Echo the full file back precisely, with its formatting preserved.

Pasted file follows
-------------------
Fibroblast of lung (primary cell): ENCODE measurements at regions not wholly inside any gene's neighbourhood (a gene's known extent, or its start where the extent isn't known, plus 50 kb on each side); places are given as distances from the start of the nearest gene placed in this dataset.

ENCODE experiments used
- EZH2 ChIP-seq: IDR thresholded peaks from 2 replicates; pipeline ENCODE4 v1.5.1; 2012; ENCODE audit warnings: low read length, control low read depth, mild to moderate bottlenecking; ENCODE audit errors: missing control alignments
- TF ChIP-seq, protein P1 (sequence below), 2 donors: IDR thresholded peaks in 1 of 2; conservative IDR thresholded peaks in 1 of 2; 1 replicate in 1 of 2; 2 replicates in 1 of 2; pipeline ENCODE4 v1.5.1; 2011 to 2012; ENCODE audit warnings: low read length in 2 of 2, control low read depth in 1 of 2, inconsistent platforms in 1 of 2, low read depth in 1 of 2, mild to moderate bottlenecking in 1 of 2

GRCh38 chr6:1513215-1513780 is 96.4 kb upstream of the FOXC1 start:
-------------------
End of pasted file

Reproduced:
Fibroblast of lung (primary cell): ENCODE measurements at regions not wholly inside any gene's neighbourhood (a gene's known extent, or its start where the extent isn't known, plus 50 kb on each side); places are given as distances from the start of the nearest gene placed in this dataset.

ENCODE experiments used
- EZH2 ChIP-seq: IDR thresholded peaks from 2 replicates; pipeline ENCODE4 v1.5.1; 2012; ENCODE audit warnings: low read length, control low read depth, mild to moderate bottlenecking; ENCODE audit errors: missing control alignments
- TF ChIP-seq, protein P1 (sequence below), 2 donors: IDR thresholded peaks in 1 of 2; conservative IDR thresholded peaks in 1 of 2; 1 replicate in 1 of 2; 2 replicates in 1 of 2; pipeline ENCODE4 v1.5.1; 2011 to 2012; ENCODE audit warnings: low read length in 2 of 2, control low read depth in 1 of 2, inconsistent platforms in 1 of 2, low read depth in 1 of 2, mild to moderate bottlenecking in 1 of 2

GRCh38 chr6:1513215-1513780 is 96.4 kb upstream of the FOXC1 start: